Giles Goddard is a very important name in Nintendo history, as he was one of the first Western employees to join the company. He played an integral part in getting Star Fox off the ground on the SNES, and stuck around for multiple projects in the N64 days. That means he’s a treasure trove of behind-the-scenes Nintendo info from back in the day, and he’s shared some of that insight in a Eurogamer feature.

In one snippet of the interview, Goddard shares a rather disappointing look at how Nintendo created games back in the day. We’re not sure how Nintendo operates now when it comes to developers and the time they spend on games, but according to Goddard, Nintendo really pushed their employees hard in the SNES/N64 era. This included working on things until they were done, no matter how many hours that took.

“We were just told that we had to stay there until something was done,” he says, “or stay there until something was fixed. We couldn’t go home, kind of thing. And yeah, I think it did rub us the wrong way a few times, because you know, it was Friday night, you’re nineteen, all your friends are out in town, and then suddenly you’re told that you have to go and spend all weekend working on something. Sometimes you do flip and go ‘why am I here? Why am I doing this?’”

[Giles Goddard]

Goddard eventually left Nintendo to work on his own projects, leading him to found Vitei, which ended up becoming a second-party studio for Nintendo. This meant Goddard was still in close contact with Nintendo, and the studio worked on a few Wii titles. Some of that work was on a puppet-related Wii game that never came to be.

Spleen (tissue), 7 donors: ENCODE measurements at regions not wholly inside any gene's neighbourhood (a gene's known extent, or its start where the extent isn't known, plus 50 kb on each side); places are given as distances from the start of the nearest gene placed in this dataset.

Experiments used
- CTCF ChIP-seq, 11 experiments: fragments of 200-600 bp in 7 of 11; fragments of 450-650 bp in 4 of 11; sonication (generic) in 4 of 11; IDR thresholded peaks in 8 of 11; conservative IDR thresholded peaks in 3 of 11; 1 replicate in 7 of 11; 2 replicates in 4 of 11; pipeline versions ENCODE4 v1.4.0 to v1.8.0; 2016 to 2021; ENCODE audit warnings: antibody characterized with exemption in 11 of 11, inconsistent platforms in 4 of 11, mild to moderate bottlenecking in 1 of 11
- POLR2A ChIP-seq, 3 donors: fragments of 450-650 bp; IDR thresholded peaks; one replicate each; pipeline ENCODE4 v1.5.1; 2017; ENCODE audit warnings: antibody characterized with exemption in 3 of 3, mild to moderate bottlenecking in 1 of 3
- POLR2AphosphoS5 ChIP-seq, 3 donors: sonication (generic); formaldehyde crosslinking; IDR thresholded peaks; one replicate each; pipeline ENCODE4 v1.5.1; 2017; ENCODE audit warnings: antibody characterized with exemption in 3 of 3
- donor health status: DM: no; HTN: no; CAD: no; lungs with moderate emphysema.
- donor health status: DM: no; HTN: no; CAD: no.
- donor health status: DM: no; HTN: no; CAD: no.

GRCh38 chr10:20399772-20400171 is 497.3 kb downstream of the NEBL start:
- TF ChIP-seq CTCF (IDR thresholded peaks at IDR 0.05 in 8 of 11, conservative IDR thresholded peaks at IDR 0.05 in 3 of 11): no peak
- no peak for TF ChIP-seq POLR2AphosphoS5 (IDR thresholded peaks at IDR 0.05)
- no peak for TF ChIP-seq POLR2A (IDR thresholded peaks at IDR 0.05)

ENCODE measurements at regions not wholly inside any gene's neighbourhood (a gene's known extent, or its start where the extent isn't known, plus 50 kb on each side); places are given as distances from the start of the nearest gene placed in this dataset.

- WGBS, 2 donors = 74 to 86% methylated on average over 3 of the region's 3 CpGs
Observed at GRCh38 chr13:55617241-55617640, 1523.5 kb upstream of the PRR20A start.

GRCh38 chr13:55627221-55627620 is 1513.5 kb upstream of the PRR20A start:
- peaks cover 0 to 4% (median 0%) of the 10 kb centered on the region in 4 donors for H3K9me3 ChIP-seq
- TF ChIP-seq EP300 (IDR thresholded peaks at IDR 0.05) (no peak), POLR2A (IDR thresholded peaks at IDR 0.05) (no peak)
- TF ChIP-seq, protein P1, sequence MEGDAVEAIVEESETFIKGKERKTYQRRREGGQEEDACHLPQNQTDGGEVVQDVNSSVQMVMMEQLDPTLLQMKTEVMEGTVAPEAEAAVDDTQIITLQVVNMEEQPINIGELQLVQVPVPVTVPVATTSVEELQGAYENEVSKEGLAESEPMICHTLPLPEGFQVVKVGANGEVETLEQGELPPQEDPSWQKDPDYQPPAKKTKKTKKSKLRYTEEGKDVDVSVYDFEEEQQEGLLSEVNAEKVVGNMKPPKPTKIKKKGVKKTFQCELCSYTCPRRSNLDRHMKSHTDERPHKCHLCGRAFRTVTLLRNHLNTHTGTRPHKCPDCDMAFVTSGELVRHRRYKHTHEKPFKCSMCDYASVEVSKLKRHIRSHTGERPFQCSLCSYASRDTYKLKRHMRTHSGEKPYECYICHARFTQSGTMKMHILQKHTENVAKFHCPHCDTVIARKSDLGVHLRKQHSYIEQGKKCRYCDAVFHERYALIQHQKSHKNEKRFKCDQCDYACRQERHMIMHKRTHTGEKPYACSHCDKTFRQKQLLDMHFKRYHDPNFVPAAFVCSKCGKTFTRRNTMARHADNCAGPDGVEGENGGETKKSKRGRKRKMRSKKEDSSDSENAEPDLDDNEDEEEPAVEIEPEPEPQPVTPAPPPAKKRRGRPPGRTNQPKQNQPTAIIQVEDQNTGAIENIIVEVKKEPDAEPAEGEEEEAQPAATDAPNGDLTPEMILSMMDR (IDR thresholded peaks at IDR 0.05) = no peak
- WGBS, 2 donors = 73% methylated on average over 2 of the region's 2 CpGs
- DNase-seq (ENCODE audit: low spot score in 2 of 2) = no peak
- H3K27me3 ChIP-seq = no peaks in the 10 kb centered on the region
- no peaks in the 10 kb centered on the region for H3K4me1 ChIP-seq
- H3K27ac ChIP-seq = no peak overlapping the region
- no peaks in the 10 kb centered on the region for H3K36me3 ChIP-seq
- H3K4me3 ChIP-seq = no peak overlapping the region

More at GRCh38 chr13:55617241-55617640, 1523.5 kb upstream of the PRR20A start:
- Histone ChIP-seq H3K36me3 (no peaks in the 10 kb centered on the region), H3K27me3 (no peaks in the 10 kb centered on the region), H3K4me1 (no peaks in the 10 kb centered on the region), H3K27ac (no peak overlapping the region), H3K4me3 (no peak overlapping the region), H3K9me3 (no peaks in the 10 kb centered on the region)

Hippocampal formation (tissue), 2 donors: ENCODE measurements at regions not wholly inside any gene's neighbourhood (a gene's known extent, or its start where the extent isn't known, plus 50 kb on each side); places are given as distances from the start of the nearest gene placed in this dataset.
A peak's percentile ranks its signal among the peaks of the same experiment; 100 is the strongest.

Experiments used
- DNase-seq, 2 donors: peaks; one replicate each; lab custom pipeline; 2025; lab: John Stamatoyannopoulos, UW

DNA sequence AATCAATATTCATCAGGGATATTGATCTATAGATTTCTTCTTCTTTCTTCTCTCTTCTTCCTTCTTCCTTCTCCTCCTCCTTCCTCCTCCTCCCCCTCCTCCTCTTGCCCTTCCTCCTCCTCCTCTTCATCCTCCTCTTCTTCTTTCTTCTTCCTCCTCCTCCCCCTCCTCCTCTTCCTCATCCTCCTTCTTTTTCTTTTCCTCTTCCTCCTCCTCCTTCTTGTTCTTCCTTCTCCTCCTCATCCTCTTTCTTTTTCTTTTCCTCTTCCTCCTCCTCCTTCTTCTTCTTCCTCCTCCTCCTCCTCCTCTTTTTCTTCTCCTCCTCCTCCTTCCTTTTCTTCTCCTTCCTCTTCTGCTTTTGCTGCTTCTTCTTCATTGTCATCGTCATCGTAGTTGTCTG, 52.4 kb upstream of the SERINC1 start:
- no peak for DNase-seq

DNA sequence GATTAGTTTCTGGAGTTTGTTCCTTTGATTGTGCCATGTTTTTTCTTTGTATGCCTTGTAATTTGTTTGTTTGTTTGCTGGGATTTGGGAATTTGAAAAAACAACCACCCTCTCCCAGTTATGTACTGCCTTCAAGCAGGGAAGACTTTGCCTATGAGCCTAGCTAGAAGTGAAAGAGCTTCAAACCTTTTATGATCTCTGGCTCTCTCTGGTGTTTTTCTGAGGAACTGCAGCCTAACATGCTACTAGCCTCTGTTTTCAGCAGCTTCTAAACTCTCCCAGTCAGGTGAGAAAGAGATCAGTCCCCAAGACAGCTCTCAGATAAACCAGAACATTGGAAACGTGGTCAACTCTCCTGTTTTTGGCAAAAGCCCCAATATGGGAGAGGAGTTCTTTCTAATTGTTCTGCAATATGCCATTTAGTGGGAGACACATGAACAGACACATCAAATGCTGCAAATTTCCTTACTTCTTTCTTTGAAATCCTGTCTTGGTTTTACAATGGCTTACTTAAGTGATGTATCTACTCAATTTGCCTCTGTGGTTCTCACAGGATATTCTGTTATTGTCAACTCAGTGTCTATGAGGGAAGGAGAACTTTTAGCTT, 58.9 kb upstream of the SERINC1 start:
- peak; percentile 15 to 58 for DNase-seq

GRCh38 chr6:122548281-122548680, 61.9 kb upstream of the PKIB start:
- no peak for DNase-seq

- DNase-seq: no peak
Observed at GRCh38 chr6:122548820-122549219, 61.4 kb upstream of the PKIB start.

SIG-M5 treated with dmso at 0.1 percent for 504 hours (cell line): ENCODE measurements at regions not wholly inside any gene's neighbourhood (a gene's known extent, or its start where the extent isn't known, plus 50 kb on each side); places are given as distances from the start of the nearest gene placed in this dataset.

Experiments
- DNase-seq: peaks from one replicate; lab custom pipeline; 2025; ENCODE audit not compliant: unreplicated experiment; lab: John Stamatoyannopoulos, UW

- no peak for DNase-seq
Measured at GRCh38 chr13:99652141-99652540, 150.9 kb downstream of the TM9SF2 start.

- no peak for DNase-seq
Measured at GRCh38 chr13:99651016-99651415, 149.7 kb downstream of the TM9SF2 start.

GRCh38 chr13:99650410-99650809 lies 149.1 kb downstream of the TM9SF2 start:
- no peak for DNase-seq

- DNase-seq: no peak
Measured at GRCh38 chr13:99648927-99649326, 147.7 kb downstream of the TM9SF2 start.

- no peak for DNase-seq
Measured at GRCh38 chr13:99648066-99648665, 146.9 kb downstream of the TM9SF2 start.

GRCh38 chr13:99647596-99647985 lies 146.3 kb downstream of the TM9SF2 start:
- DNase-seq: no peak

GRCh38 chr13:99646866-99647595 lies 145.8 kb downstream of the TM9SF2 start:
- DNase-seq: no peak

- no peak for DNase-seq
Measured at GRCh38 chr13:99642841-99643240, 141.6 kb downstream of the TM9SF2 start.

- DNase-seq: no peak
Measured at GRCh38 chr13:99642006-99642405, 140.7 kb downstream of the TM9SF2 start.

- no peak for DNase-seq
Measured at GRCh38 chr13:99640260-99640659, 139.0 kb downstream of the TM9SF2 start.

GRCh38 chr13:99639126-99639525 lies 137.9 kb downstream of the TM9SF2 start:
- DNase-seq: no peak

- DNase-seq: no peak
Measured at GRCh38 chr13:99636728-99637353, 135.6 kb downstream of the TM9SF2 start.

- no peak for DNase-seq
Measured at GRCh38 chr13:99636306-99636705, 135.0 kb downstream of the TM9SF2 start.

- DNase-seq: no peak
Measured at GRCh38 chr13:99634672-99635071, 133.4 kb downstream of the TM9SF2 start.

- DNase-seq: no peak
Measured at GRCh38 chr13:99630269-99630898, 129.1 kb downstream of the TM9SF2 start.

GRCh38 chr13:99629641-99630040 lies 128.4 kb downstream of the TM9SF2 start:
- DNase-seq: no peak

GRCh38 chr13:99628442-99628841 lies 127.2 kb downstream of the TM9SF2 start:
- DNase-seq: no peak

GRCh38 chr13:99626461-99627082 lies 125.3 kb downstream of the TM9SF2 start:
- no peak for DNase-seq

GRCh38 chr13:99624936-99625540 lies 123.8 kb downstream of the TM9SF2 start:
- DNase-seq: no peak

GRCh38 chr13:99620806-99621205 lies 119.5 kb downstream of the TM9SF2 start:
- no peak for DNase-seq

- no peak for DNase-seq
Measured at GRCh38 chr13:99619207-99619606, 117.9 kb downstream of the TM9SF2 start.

“Basically you used the Wii remote to control a puppet and you made puppet shows and stuff like that. And it just felt really really good. It looked really good. It sounded really good. And everybody was blown away by it. But the thing was Nintendo didn’t think there were enough people into that kind of thing to make it worthwhile.”

[Giles Goddard]

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Comments (2)


8M ago

The line this article misses

"If you're a foreigner in Japan, working in a Japanese company like that, you get to a certain stage where you can't really go any further," he says. "You're never going to become a manager or a buchou [department manager] or even a shachou [company president], because you're a foreigner. So I realised that was my job for the rest of time if I didn't do something about it."

Pretty much means that he didn't like the work culture in Japan. On the bright side, its not terribly as bad as most western companies do with double or triple shifts.

Atleast he's still in good relationship with Nintendo.


8M ago

Weird how Nintendo didn't wanna go with the puppet game, but then made Wii Music...